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Wednesday, 8 August 2012

Brief from the AdvoKat: UK Disclosure - It’s not chickenfeed (EPO Decision T1839/11)

The AdvoKat
At the end of June, the Technical Board of Appeal (TBA) of the European Patent Office (EPO) issued its reasons for the decision revoking Novozymes's European Patent 18034592 which concerned the protection of enzymes added to animal feed in the process of heat sterilization, the market for which is surprisingly large.

The background of the case is unusual and somewhat complex, but of practical importance, the case addressed the issue of how the EPO should handle documents provided by way of disclosure in concurrent UK proceedings.

Novozymes began proceedings against Danisco, a subsidiary of DuPont, in Denmark, Holland and Germany and had obtained preliminary injunctions in Denmark and Holland. Danisco brought proceedings in the UK applying to revoke the Patent.

Surprisingly the decision of the Opposition Division was given before the English proceedings could come to trial – the OD’s decision coming some 16 months after the Opposition was commenced. During the course of the English proceedings, however, Novozymes gave disclosure of its test results which showed that the results in the Patent were only a small part of the results which it had available to it. It was apparent in particular that a number of the embodiments in the Patent had been carried out by the patentee but with results that were no better, and in some cases worse, than the prior art.

Danisco applied to use these documents in the EPO and, at the same time applied to stay the English action pending the outcome of the EPO proceedings. Both applications were refused by Arnold J – judgment here – and were upheld by the Court of Appeal. Arnold J felt that the English courts would be the better forum for Novozyme’s disclosure to be considered with the benefit of cross-examination and expert evidence and would likely hear the case before the hearing before the TBA.

Following a further application for disclosure which was allowed by Morgan J ([2012] EWHC 389 (Pat)), Novozymes applied for an adjournment of the English action which meant that the reasons Arnold J had given for not allowing use of the documents in the EPO (i.e. that they would be better considered in the English proceedings) ceased to apply and Novozymes accepted that its documents could be used provided that this was on terms which protected the confidentiality of the documents insofar as the procedures of the EPO allowed. The adjournment was allowed by Mann J ([2012] EWHC 696 (Pat)) on terms which are set out in the decision of the TBA.

At the hearing before the TBA the TBA revoked the Patent for lack of inventive step as the results from Novozymes disclosure showed that certain embodiments in the Patent conferred no advantage over the prior art. The decision is to be found here.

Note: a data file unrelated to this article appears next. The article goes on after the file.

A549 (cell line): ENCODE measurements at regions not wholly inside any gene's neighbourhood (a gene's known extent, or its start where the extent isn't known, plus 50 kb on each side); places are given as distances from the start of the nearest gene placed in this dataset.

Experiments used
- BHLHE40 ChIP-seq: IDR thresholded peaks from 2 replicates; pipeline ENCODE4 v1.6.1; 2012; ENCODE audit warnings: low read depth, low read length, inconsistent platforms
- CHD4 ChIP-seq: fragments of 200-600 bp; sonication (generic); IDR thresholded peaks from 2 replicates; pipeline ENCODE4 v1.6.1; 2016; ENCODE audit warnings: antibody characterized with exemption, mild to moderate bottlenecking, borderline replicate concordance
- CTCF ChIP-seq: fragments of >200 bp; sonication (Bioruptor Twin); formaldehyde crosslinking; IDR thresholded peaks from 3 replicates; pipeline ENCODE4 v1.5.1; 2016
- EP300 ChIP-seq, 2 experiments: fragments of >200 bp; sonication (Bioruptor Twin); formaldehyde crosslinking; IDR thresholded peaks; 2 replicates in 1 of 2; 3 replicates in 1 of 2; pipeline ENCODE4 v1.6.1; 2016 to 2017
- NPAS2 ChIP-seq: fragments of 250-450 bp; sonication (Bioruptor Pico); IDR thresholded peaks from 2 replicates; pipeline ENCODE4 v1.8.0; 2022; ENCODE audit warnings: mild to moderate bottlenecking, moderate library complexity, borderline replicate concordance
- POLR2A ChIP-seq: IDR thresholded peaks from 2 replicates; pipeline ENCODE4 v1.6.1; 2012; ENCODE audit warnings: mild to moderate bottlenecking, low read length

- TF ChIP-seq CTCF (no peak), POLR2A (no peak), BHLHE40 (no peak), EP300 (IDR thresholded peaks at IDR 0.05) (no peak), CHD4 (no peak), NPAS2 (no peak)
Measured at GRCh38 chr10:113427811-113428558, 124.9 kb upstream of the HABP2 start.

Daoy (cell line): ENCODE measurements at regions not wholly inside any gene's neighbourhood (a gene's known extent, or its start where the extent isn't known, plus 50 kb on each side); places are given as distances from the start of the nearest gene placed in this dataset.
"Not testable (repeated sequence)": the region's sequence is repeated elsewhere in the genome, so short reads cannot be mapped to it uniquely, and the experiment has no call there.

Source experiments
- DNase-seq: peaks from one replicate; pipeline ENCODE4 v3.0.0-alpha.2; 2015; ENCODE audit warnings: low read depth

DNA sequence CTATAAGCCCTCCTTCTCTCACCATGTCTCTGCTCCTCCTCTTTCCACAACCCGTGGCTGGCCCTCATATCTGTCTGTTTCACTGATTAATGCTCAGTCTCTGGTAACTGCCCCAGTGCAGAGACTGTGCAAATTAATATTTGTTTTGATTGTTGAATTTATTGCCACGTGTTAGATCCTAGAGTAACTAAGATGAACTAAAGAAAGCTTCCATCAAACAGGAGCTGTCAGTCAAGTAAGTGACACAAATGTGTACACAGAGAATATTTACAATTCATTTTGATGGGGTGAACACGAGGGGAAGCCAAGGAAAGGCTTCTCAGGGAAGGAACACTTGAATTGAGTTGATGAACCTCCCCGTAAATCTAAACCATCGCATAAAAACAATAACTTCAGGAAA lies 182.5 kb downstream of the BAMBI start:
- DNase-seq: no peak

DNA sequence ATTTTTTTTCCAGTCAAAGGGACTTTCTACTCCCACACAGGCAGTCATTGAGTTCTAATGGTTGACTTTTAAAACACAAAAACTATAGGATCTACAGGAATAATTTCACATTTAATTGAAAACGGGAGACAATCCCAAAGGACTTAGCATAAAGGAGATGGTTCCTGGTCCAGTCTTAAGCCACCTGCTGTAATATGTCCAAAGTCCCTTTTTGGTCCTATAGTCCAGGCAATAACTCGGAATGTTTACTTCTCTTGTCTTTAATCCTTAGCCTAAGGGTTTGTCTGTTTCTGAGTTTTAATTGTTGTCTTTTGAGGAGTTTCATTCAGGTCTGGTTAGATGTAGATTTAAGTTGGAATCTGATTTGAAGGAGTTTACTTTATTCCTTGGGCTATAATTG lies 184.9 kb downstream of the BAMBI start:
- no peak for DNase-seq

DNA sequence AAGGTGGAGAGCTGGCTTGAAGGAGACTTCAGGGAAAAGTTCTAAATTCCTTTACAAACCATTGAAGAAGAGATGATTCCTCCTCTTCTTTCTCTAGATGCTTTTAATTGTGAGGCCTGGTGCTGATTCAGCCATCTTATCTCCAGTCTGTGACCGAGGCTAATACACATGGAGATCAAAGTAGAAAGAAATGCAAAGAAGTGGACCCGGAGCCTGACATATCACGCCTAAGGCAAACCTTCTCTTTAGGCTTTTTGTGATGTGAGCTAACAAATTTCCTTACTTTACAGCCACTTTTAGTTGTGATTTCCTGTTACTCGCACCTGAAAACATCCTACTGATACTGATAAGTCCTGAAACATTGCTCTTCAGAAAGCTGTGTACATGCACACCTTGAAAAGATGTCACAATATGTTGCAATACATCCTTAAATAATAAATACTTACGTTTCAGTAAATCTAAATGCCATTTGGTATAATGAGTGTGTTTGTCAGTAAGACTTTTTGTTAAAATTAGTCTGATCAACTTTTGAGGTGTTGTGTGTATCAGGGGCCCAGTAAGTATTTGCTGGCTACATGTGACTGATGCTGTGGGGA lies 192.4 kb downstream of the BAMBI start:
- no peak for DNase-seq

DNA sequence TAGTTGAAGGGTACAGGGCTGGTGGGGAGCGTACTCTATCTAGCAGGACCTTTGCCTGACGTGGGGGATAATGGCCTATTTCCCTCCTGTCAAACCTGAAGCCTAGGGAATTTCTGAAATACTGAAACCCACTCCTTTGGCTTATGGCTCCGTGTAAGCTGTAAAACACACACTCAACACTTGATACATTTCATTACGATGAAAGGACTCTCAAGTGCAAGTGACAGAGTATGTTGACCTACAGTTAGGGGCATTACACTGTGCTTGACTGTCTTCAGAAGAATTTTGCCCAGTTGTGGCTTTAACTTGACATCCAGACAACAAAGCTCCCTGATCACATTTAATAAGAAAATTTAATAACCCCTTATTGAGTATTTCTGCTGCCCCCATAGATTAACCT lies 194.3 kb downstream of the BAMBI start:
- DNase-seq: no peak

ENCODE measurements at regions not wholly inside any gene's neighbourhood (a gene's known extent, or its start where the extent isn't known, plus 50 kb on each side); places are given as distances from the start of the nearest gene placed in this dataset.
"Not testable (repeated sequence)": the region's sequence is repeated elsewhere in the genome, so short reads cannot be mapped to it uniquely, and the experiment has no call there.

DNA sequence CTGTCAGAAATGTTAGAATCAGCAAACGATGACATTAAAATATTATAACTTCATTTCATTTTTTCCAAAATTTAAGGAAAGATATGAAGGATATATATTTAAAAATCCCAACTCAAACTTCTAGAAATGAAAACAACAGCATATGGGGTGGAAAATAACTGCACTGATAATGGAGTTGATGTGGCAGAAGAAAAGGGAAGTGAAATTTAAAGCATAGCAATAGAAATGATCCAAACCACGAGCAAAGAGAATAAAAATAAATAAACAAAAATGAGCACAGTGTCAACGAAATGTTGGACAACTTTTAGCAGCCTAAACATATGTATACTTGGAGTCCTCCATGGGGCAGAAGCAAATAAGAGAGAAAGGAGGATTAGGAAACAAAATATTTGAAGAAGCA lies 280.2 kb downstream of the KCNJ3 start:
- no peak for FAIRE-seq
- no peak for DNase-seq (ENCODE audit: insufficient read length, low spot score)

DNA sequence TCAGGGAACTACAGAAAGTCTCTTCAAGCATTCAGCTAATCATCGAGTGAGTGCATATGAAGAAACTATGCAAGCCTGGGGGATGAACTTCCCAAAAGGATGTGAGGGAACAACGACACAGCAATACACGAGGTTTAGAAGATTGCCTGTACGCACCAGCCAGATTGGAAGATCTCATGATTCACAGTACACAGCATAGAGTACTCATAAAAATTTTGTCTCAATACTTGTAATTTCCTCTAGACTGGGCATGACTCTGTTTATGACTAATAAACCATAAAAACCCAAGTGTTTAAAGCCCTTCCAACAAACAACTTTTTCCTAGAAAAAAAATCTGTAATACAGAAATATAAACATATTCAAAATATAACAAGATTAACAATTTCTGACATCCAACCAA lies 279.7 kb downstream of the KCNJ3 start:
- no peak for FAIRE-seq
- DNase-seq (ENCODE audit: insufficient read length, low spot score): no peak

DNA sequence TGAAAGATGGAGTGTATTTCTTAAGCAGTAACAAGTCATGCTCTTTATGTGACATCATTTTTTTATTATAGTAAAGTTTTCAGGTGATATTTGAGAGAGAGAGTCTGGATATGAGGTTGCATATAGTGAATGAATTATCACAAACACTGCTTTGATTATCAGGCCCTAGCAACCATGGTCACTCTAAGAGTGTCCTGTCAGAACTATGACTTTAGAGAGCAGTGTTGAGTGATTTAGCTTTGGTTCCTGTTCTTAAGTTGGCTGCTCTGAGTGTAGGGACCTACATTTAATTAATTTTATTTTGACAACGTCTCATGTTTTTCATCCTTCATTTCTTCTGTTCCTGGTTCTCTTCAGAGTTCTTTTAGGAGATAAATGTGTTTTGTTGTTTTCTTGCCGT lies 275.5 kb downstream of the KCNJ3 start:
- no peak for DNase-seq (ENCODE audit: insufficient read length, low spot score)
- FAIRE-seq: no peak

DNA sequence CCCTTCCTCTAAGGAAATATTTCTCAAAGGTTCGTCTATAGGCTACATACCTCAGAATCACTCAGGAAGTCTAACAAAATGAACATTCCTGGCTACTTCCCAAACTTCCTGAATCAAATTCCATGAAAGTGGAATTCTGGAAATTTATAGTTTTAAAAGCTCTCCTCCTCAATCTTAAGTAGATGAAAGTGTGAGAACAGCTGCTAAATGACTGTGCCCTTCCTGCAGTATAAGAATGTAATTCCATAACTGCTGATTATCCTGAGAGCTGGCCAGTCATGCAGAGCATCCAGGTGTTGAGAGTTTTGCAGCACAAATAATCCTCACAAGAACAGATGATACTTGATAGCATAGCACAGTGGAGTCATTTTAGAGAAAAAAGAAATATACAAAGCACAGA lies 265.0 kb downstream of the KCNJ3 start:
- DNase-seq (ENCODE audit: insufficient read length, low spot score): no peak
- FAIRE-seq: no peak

The AdvoKat: Friend or foe to
chickens?
The headnote sets out the position that the TBA adopted with regards to Novozymes’ disclosure:
1. A document filed in proceedings and which serves the purpose of informing the public about the patent may not ordinarily be excluded from file inspection under Rule 144 EPC and Article 1(2) of the Decision of the President dated 12 July 2007 even though such inspection would be prejudicial to the legitimate personal or economic interests of natural or legal persons (Points 3.2 - 3.6). 
2. Where a filed document contains information, some of which serves the purpose of informing the public about the patent but some of which does not, the filing of a version of the document in a form from which the latter information has been redacted may form the proper basis for an order excluding the unredacted document from file inspection under Rule 144 EPC, the redacted version being open to file inspection (Points 3.8 and 3.11).
The result was that those documents which were relevant to the TBA’s decision were not withheld from public inspection but that non-relevant information could be redacted.

Of practical significance there has been a long held perception that the EPO is not generally interested in documents produced as a result of national litigation but in this case the Patentee’s own documents were the basis on which the TBA revoked the Patent.  The AdvoKat questions whether we may start seeing greater use of disclosure obtained in national proceedings before the EPO given its influence in this case.

2 comments:

Anonymous said...

"the market for which is surprisingly large"

Suprising to who? Are Kats the notional addressee?

Anonymous said...

For further interest, a detailed account of the UK and EPO proceedings has been posted on the Kluwer Patent Blog here.

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